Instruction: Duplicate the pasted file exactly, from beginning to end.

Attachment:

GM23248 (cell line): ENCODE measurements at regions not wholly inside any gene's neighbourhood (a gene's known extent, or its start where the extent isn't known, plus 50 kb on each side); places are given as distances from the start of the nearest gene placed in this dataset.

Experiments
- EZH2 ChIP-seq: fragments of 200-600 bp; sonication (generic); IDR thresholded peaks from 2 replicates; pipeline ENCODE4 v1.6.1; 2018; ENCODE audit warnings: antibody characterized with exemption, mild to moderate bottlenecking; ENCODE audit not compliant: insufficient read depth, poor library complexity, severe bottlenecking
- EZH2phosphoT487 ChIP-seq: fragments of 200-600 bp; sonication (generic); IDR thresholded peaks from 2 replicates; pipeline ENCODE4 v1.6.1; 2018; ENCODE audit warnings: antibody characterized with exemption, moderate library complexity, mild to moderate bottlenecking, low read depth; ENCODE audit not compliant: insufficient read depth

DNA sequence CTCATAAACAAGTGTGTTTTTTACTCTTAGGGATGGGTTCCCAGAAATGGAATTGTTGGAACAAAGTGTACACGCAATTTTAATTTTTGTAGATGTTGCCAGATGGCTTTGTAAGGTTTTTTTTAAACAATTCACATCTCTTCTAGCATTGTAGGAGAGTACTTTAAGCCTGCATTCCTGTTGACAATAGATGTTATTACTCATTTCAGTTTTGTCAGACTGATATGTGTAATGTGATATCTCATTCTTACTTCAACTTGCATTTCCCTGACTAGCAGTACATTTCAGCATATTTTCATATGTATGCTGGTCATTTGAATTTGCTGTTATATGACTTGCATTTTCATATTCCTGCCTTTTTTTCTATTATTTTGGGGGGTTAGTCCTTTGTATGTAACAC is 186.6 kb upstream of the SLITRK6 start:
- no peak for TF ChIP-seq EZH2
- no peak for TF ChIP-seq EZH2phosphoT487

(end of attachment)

GM23248 (cell line): ENCODE measurements at regions not wholly inside any gene's neighbourhood (a gene's known extent, or its start where the extent isn't known, plus 50 kb on each side); places are given as distances from the start of the nearest gene placed in this dataset.

Experiments
- EZH2 ChIP-seq: fragments of 200-600 bp; sonication (generic); IDR thresholded peaks from 2 replicates; pipeline ENCODE4 v1.6.1; 2018; ENCODE audit warnings: antibody characterized with exemption, mild to moderate bottlenecking; ENCODE audit not compliant: insufficient read depth, poor library complexity, severe bottlenecking
- EZH2phosphoT487 ChIP-seq: fragments of 200-600 bp; sonication (generic); IDR thresholded peaks from 2 replicates; pipeline ENCODE4 v1.6.1; 2018; ENCODE audit warnings: antibody characterized with exemption, moderate library complexity, mild to moderate bottlenecking, low read depth; ENCODE audit not compliant: insufficient read depth

DNA sequence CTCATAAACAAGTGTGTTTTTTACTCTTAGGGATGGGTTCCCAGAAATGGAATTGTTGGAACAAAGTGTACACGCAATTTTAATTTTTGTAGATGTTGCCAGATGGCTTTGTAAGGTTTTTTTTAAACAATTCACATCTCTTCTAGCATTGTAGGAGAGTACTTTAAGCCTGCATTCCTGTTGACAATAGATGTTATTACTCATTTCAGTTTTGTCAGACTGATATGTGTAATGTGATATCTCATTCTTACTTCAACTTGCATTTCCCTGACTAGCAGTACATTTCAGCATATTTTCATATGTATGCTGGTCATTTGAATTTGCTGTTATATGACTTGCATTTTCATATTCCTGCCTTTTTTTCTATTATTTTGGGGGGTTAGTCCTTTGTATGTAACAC is 186.6 kb upstream of the SLITRK6 start:
- no peak for TF ChIP-seq EZH2
- no peak for TF ChIP-seq EZH2phosphoT487